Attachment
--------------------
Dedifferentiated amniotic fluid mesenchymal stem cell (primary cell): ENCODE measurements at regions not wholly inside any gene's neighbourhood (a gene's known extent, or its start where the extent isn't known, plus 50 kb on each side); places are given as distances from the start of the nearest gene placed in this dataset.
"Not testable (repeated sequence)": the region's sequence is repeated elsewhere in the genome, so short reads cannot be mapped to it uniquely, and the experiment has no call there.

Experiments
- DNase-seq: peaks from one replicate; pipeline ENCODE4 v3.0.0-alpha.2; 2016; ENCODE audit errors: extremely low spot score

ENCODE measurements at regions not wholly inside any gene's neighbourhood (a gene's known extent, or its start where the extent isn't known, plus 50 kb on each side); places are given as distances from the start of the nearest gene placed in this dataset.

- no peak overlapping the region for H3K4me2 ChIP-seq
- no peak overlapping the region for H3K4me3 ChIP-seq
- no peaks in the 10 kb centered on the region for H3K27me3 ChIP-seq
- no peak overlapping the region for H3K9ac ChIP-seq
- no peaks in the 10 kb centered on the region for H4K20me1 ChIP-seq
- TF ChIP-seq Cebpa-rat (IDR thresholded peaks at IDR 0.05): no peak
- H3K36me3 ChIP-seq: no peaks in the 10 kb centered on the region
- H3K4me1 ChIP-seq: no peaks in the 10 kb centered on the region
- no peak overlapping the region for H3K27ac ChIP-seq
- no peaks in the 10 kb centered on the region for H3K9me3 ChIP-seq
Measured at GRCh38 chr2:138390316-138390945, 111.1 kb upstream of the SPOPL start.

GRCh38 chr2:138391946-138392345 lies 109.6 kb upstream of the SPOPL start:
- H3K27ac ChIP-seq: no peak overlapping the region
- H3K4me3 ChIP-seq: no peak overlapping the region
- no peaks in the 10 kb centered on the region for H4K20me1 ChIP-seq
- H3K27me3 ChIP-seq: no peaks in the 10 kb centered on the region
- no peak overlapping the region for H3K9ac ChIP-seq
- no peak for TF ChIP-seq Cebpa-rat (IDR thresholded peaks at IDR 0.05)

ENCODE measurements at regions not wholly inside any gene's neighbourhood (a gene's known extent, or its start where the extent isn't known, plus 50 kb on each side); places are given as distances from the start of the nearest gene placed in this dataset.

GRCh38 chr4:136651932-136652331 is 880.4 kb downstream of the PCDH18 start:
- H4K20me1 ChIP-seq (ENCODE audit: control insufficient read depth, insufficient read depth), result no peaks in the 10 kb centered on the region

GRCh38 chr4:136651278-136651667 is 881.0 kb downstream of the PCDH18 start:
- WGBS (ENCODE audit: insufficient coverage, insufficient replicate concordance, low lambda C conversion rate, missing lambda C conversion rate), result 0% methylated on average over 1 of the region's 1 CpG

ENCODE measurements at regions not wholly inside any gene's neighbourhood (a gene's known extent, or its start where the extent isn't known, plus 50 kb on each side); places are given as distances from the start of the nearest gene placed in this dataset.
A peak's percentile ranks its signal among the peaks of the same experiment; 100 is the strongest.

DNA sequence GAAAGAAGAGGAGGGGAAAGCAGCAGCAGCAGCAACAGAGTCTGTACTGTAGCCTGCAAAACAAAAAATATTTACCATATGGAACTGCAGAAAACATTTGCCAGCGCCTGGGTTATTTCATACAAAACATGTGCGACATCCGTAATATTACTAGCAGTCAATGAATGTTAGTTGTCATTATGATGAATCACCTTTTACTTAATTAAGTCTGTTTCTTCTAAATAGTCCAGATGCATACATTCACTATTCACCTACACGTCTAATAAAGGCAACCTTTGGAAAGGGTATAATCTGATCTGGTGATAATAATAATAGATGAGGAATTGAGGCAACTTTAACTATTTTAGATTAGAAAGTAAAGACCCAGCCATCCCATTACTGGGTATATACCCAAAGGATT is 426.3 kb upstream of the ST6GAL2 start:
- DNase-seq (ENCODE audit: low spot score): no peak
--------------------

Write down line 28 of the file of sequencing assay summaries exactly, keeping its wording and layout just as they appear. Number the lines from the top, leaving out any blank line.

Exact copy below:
- WGBS (ENCODE audit: insufficient coverage, insufficient replicate concordance, low lambda C conversion rate, missing lambda C conversion rate), result 0% methylated on average over 1 of the region's 1 CpG